SG Budget Babe
Asked by Anonymous
Asked on 11 Aug 2018
Depends on you!
For me, I focus on skills and experience. What do I want to learn? What job will give me that? In the early days of my career, salary was secondary - in fact, I graduated with higher credentials and an experienced portfolio than many of my peers, but accepted a lower starting pay for my first job than most of them, because learning > money to me back then.
Of course, today I value and look for different things, more intangible ones. How's the company culture like? Do they value my work and contributions? Do they micro-manage? How are their KPIs measured and is it fair? Who will be my boss and how is she / he like? (having a good boss is VERY important). Will the pay be enough to feed my family and save for the future? Etc.
I believe that there is no one answer to your question. Everyone's value system is different. When I started looking for a job, I wanted to learn more about Fintech, and experience to me, was more important than salary. So I prioritized according to the industry, and gave more allowance to a lower pay.
Another person might be carrying a bigger financial burden (eg. supporting family, paying off loans, paying for studies), then the pay would take a much higher priority than his interest.
There are suveys done however, that good bosses retain employees better than pure passion or the high salary of a job! So just something to think about!
Top Contributor (Nov)
If it is my first job, I will take any job that pays a reasonable salary for the work that I do to do. While doing so, I will take the opportunity to improve my knowledge, skills, and experience.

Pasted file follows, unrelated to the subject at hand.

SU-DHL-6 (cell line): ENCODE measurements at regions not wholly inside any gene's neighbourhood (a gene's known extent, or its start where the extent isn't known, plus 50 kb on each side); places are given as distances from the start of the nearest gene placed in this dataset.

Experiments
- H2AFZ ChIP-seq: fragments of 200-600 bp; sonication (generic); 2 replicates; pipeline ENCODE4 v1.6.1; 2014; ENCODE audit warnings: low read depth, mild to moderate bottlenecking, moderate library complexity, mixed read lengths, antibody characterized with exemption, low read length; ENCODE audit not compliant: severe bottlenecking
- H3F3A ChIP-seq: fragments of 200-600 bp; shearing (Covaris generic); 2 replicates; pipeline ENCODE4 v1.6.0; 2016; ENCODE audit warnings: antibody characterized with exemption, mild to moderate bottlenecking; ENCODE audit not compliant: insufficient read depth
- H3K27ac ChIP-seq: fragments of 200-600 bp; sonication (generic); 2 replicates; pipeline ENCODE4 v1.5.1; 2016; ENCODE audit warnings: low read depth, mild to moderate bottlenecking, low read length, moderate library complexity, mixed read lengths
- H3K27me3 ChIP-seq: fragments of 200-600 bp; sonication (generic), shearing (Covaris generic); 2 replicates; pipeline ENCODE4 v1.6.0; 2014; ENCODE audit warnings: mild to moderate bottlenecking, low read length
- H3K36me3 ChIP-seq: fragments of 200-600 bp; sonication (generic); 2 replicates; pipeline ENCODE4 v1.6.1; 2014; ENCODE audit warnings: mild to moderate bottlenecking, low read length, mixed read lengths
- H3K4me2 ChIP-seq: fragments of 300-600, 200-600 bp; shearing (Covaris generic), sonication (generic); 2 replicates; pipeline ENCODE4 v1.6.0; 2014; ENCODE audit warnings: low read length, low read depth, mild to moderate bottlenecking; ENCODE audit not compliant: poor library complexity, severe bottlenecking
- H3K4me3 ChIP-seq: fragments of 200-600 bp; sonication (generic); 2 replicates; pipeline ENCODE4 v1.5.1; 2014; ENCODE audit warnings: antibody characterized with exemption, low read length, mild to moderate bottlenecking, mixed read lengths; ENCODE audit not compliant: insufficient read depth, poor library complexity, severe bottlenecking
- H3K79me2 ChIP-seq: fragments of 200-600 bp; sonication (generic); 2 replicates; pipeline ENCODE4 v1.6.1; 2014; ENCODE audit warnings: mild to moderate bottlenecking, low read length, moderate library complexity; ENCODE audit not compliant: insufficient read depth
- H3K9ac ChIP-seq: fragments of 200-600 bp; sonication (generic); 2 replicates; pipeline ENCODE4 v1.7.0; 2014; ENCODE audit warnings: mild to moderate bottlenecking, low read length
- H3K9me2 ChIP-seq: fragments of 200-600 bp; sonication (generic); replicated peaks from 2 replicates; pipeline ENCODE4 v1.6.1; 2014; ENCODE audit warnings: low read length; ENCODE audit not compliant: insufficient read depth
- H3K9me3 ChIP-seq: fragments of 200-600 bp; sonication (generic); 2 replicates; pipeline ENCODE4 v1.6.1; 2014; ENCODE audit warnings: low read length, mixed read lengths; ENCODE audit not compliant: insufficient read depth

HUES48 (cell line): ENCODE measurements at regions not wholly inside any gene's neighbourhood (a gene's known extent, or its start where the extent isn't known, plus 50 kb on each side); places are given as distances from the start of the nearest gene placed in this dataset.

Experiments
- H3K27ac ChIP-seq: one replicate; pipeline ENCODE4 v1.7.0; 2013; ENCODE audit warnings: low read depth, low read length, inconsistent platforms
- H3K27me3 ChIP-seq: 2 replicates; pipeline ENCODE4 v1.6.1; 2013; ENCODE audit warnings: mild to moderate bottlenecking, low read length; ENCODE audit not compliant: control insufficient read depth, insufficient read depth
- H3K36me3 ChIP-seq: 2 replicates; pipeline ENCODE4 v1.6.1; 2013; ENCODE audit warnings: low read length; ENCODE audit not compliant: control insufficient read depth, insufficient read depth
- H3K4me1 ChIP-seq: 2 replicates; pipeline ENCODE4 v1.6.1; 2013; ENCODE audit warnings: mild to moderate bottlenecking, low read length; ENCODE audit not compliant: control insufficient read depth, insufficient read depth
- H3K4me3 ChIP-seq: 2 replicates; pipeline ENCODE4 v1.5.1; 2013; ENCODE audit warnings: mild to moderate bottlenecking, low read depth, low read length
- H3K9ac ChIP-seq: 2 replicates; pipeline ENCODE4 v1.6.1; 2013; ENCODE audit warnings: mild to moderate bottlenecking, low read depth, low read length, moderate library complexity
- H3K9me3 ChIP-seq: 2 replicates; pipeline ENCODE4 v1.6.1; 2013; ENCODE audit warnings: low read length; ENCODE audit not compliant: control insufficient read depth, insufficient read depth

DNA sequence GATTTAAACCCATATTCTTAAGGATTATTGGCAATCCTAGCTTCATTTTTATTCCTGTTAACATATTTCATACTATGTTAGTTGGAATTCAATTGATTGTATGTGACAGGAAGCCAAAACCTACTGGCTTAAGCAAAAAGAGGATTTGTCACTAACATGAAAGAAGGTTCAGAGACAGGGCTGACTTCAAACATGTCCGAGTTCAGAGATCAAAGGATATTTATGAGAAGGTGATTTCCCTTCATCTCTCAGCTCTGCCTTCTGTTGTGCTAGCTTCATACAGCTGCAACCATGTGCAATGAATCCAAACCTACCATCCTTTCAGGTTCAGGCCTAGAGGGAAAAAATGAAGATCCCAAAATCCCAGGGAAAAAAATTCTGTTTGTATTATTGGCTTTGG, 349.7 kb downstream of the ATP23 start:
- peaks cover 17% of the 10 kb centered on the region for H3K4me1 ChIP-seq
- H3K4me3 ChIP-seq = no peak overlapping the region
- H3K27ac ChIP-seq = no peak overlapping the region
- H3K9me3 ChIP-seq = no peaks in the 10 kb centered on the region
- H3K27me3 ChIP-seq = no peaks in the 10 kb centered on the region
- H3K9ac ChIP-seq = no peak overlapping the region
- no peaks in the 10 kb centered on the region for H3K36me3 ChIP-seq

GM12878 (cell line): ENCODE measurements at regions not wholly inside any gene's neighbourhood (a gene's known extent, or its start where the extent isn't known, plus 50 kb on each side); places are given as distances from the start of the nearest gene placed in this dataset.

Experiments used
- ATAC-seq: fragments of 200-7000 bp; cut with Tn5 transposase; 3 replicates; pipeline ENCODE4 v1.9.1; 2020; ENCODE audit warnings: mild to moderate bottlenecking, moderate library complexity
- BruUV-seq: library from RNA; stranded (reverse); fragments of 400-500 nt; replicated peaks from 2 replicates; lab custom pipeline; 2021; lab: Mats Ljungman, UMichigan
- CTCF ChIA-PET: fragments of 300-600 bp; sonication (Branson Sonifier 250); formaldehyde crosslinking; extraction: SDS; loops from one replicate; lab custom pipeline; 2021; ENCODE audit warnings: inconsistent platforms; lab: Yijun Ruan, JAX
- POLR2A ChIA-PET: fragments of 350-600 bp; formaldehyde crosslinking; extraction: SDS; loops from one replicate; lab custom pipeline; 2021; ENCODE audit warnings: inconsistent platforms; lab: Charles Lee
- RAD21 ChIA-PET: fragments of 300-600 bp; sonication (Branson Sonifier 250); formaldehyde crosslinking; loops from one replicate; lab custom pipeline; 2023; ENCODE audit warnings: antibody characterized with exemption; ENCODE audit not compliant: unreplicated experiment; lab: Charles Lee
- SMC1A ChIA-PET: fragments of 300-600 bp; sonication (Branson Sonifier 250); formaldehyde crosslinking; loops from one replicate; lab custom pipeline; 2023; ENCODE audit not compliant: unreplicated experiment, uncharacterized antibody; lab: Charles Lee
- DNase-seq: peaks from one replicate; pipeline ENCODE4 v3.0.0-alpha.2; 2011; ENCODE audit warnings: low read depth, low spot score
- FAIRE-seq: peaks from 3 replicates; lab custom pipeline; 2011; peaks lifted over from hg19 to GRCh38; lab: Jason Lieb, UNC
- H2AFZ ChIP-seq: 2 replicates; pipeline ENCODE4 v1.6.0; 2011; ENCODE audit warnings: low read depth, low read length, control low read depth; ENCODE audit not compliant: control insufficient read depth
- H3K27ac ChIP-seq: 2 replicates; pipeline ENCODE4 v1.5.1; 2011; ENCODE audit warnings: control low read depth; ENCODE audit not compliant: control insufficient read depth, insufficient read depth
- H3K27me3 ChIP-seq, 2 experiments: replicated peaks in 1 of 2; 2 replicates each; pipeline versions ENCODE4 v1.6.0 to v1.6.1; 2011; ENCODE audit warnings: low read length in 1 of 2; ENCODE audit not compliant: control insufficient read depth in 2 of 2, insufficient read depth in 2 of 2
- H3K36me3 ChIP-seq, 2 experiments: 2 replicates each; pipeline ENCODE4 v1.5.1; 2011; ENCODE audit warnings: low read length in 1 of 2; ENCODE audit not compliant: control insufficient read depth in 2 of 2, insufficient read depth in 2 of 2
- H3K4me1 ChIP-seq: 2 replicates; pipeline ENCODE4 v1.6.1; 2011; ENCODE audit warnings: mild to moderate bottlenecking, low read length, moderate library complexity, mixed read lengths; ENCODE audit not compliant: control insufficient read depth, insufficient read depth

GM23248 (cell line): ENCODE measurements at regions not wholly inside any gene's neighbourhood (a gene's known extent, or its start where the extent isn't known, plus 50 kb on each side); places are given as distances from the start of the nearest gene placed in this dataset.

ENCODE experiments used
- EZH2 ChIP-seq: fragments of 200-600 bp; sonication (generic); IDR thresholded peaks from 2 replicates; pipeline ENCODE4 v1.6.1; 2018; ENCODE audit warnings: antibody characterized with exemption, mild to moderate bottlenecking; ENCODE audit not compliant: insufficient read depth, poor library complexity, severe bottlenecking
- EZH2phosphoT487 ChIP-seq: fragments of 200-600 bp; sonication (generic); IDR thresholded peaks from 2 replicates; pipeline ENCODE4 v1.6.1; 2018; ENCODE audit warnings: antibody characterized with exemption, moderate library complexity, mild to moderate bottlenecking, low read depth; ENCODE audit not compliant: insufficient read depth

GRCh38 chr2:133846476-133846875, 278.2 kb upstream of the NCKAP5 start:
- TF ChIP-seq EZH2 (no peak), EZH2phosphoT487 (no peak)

When I outgrow my role and the company is not doing anything to help me move to the next level (be it money or personal growth), then it is time to move on.
Continue the process everytime until you realise what you like to do for a lifetime. Then pursue it for the rest of your life. =)
Here is everything about me and what I do best.
Hello, there are a few factors you could consider:
Scale of company - SME; you have the opportunity to know/do more. MNCs; more specific role
Types of role - what can you learn, what skills you could pick up
Team you are working in - who is your reporting officer
Company Culture - you could get the feel when you enter the office
Location of company - If you spend more than 1.5 hr travelling, thats 3 hr a day and will be a big no no for me.
2) Job progression (many people claim they contended with low level position by many after a few years lament never get promotion/progression),
3) Ask around about the culture, some companies have a bad culture where they do bell curve system and cut off their bottom 5-10% of their workforce like some local ride hailing firms. It gives very little stability and a culture where departments will have inter rivalry and you can get killed on the job
It depends on individual preference, which also changes with stage of life.
For example, for a fresh grad coming out, you might want to focus on learning opportunities more than chasing a high salary.
For a married person with kids, you might want to look for more stability and higher salary.
For most people after some time working, you would be looking for culture and a work environment that works for you.
Top Contributor (Nov)